In Rohm and Haas Co., v. Allianz Underwriters, Inc., No. MER-L-4664-95 (Law Div. Jan. 6, 2004), the Court declined to accept the findings of a Special Master who had denied coverage to a policyholder based upon the carrier's expected and intended pollution exclusion and late notice defenses. The policyholder, a specialty chemicals company, sent chemical waste from its Pennsylvania manufacturing facility to a site in New Jersey for disposal by incineration and evaporation. The carrier argued that under New Jersey law, insurance coverage is precluded for environmental cleanup costs that result from an event that is "expected or intended" by the insured. In rejecting this defense, the Court found that the carrier failed to carry its burden to show that the policyholder knew or was substantially certain that the particular harm would occur from its actions, but nevertheless engaged in the conduct anyway. The possibility or even probability of resulting harm is not enough to establish that the damage was "expected or intended." As to the pollution exclusion, the Court found that the carrier failed to establish that there was an intentional discharge of a known pollutant. Using the "expected and intended" analysis, the Court found that the "known pollutant" component of the analysis was missing. Here, the policyholder followed the then state-of-the-art standard for disposal of the particular waste and the Court found there was no intentional discharge. With respect to late notice, the Court affirmed that late notice will only preclude coverage if the carrier is prejudiced.
In Nav-Its, Inc. v. Selective Ins. Co. of America, No. A-1566-02T2 (App. Div. Dec. 23, 2003), the policyholder, a construction contractor that specialized in renovating office space, sought coverage from its commercial general liability insurance carrier for personal injury claims asserted against it arising from renovation work at a shopping center in Pennsylvania. During the renovations, floor coating and sealing were performed. The occupant of an adjacent office filed suit against the policyholder, seeking damages for personal injuries allegedly caused by exposure to toxic fumes that were released during the floor coating and sealing process.
Citing the absolute pollution exclusion, the carrier denied coverage. While typically asserted in the context of traditional environmental harms (e.g., damage that requires the remediation of pollutants in soil or water), carriers are asserting the absolute pollution exclusion as a defense to non-traditional environmental harms (e.g., exposure to toxic fumes from construction issues, chipping lead paint or carbon monoxide poisoning from a faulty furnace).
The Appellate Division reversed the grant of summary judgment to the policyholder and remanded the case, stating that the language of the exclusion must be reviewed to determine whether it is ambiguous under the particular facts to which it is sought to be applied. If not, it is enforceable.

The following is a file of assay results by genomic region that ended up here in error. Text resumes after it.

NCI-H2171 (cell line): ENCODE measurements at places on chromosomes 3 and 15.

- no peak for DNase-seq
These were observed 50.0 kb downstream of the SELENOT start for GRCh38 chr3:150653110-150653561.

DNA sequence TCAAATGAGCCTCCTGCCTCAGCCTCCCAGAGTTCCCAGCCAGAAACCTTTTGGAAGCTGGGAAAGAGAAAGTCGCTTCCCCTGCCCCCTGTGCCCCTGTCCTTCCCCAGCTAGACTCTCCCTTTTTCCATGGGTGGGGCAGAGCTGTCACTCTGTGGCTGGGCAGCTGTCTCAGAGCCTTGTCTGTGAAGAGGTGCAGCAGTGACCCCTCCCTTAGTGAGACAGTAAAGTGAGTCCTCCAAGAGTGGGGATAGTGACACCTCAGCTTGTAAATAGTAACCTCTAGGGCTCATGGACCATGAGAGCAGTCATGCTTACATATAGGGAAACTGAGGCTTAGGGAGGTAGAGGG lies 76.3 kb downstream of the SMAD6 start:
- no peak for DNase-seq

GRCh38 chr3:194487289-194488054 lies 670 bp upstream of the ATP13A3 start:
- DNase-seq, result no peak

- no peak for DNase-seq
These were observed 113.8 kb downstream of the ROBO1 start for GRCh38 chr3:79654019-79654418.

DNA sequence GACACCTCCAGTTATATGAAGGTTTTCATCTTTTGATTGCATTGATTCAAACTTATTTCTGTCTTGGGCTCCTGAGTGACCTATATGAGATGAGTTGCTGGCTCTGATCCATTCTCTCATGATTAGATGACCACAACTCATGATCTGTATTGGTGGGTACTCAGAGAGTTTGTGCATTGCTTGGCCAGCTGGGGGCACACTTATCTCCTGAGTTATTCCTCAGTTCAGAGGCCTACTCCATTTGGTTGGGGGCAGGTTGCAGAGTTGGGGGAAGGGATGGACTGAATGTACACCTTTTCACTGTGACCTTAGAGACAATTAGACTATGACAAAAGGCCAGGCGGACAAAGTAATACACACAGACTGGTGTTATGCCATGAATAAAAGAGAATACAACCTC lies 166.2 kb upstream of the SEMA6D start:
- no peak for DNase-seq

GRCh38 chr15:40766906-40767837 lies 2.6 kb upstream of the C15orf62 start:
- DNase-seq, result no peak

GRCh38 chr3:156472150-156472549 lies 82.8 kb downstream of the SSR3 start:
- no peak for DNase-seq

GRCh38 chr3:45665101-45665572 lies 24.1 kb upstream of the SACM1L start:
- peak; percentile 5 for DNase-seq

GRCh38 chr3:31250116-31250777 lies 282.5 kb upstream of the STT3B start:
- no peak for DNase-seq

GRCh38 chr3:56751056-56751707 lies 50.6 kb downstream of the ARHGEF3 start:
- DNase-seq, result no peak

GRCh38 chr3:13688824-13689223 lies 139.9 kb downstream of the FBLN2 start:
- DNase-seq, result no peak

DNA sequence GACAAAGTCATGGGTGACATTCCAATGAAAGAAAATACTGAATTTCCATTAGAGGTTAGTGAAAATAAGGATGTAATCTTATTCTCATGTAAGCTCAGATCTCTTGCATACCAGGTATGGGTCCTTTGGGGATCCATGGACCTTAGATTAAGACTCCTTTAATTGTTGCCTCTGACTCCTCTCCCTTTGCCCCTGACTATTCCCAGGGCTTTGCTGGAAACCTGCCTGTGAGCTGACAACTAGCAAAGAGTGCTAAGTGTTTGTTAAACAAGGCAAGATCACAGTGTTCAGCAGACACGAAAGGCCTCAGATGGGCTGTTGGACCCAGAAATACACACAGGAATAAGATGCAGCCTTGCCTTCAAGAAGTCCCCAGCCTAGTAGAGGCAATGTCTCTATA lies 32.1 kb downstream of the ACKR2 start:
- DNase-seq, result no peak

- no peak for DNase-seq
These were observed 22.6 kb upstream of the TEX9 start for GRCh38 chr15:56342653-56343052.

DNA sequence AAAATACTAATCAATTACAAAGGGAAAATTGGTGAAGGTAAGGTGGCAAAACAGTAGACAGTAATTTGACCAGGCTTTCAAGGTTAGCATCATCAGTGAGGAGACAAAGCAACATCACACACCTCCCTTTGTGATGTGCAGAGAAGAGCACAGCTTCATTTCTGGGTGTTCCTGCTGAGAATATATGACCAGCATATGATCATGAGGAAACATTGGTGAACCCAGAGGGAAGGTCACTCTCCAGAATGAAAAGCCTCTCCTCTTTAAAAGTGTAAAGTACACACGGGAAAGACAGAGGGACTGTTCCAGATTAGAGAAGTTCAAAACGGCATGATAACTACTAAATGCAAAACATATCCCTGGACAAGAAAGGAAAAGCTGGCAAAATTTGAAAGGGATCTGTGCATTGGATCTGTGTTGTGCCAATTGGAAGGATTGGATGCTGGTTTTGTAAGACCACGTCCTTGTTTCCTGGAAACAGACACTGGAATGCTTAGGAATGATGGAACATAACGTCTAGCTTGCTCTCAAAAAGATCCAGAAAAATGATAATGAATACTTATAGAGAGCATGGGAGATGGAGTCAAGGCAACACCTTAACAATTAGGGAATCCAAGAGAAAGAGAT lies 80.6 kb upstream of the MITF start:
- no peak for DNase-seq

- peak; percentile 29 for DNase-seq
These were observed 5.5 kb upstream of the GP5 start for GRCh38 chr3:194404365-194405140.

Appellate Division Invalidates NJDEP Regulation
In New Jersey Association of Realtors v. NJDEP, No. A-0502-03T3 (App. Div. Feb. 25, 2004), the Appellate Division invalidated a recently amended provision of NJDEP's Technical Requirements for Site Remediation ("Tech Regs"), which requires that persons establishing a Deed Notice send copies of the recorded deed notice to certain entities. N.J.A.C. 7:26E-8.2(g)(5). NJDEP amended the regulation to require that notice be provided to the "New Jersey Realtors Association." NJDEP, conceding that the regulation was intended to apply to the New Jersey Association of Realtors ("NJAR"), expanded the persons to whom deed notices are to be sent so that a broader range of people would have knowledge that contamination exists at these properties. NJAR challenged the regulation stating that it contravenes the New Residential Construction Off-Site Disclosure Act (the "Act"), which requires a seller (including a broker) to provide a purchaser with notice of the availability of lists maintained by municipal clerks of off-site conditions that may affect the property value. The Appellate Division agreed that the regulation conflicted with the Act. The regulation impermissibly imposed a duty on realtors to compile a register of properties with deed notices to supplement the lists maintained by the municipal clerk. Under the Act, however, a real estate broker is only obligated to inform a purchaser of the existence of the municipal lists, not to create, maintain or supplement those lists.
NJDEP's Assessment of Monetary Penalties Found Invalid Under the Grace Period Law
Construing the provisions of N.J.S.A. 13:1D-125 to 133, otherwise known as the "Grace Period Law," the Appellate Division in NJDEP v. Marisol, Inc., Docket No. A-2472-02T5 (App. Div. Feb. 23, 2004), vacated the monetary assessments against a defendant that was cited for violating certain labeling requirements under the Solid Waste Management Act. Pursuant to the Grace Period Law, any person notified of a minor violation and who corrects that violation within the period of time specified in the notice cannot be assessed a penalty for the violation. Although the Grace Period Law has been on the books for approximately eight years, NJDEP has yet to promulgate regulations for its implementation and generally has been ignoring its mandate. Notwithstanding, the Court held that the Grace Period Law was applicable in this instance, finding that the defendant timely corrected the violations and that NJDEP failed to prove that the violations did not qualify as minor violations.
No CERCLA Contribution Claim Absent Primary Action